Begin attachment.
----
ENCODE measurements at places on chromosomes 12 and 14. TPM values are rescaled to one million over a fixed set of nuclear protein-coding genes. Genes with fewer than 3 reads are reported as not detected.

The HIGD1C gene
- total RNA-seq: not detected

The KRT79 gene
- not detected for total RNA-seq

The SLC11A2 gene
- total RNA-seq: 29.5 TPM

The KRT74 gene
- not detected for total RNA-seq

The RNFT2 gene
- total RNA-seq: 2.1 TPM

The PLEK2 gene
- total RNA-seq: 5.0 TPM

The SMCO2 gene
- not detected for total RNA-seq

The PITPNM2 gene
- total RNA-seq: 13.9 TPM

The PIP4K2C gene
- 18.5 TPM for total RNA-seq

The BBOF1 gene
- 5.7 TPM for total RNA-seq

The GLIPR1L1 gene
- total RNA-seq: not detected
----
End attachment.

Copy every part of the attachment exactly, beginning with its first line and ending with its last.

ENCODE measurements at places on chromosomes 12 and 14. TPM values are rescaled to one million over a fixed set of nuclear protein-coding genes. Genes with fewer than 3 reads are reported as not detected.

The HIGD1C gene
- total RNA-seq: not detected

The KRT79 gene
- not detected for total RNA-seq

The SLC11A2 gene
- total RNA-seq: 29.5 TPM

The KRT74 gene
- not detected for total RNA-seq

The RNFT2 gene
- total RNA-seq: 2.1 TPM

The PLEK2 gene
- total RNA-seq: 5.0 TPM

The SMCO2 gene
- not detected for total RNA-seq

The PITPNM2 gene
- total RNA-seq: 13.9 TPM

The PIP4K2C gene
- 18.5 TPM for total RNA-seq

The BBOF1 gene
- 5.7 TPM for total RNA-seq

The GLIPR1L1 gene
- total RNA-seq: not detected